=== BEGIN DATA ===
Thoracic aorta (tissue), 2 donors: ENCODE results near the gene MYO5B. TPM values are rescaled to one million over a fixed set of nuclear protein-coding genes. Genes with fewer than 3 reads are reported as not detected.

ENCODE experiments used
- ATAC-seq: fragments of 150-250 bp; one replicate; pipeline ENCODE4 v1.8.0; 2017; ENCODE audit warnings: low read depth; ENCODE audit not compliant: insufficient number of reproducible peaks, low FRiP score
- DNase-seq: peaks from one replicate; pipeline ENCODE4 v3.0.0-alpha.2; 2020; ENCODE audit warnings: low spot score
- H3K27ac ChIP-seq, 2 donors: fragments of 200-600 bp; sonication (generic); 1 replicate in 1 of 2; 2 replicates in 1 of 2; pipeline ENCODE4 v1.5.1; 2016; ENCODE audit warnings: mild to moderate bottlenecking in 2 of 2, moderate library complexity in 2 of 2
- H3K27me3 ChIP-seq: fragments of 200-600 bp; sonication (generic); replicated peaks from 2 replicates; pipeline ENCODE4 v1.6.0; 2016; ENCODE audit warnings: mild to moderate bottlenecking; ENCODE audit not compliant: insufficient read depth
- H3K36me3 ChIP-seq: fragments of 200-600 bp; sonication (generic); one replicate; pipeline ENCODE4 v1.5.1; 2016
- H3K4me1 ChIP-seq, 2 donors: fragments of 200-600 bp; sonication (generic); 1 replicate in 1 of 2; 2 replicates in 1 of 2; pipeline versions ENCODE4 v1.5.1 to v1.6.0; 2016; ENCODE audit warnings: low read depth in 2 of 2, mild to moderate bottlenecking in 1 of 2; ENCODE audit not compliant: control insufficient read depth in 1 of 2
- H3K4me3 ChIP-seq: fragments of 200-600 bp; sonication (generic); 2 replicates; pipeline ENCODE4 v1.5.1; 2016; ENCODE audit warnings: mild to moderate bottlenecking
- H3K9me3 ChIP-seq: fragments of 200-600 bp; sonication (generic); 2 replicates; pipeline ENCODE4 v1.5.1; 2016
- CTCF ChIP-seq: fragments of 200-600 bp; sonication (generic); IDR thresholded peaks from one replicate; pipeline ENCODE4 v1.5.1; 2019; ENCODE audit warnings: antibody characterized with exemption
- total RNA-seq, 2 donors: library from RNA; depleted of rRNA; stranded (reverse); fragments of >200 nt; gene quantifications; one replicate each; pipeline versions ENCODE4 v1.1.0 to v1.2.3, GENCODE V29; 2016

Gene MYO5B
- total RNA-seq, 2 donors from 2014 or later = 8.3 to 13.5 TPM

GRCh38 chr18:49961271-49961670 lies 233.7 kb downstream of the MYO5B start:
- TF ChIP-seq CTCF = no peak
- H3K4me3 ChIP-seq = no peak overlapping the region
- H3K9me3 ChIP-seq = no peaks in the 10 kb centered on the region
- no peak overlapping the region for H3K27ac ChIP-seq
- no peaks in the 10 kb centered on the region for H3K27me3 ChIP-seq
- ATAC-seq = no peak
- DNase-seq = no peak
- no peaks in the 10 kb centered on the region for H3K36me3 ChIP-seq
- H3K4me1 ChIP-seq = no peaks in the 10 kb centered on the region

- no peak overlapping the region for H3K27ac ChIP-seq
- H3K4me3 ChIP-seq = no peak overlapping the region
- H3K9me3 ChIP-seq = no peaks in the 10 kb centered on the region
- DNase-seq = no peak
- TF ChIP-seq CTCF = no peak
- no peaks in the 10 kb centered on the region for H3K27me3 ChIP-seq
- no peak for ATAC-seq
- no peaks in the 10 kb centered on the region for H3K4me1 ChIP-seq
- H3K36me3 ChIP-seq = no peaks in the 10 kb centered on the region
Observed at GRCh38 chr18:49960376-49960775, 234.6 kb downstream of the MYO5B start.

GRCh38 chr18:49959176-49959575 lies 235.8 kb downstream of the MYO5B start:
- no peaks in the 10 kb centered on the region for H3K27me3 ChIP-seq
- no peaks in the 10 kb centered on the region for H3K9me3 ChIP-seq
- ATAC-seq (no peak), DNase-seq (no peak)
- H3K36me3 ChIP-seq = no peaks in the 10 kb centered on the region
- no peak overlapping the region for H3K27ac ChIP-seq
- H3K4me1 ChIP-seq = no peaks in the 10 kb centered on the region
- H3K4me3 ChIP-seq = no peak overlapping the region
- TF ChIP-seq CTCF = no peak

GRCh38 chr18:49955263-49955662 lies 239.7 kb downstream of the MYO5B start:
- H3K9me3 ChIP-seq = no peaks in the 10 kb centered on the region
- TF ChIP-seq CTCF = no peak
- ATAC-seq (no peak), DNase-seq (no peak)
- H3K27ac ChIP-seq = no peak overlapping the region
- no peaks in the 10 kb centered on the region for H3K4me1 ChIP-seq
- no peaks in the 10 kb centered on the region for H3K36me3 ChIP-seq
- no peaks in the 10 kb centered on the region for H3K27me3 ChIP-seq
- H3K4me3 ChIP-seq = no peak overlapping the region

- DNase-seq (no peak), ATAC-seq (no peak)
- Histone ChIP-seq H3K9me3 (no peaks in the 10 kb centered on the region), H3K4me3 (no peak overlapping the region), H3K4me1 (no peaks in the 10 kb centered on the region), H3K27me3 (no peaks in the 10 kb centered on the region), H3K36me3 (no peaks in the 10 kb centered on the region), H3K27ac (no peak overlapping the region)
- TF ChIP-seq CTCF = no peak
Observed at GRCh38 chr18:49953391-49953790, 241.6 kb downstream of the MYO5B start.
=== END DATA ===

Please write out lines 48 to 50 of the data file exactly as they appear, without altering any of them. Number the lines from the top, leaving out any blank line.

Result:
- H3K27ac ChIP-seq = no peak overlapping the region
- no peaks in the 10 kb centered on the region for H3K4me1 ChIP-seq
- no peaks in the 10 kb centered on the region for H3K36me3 ChIP-seq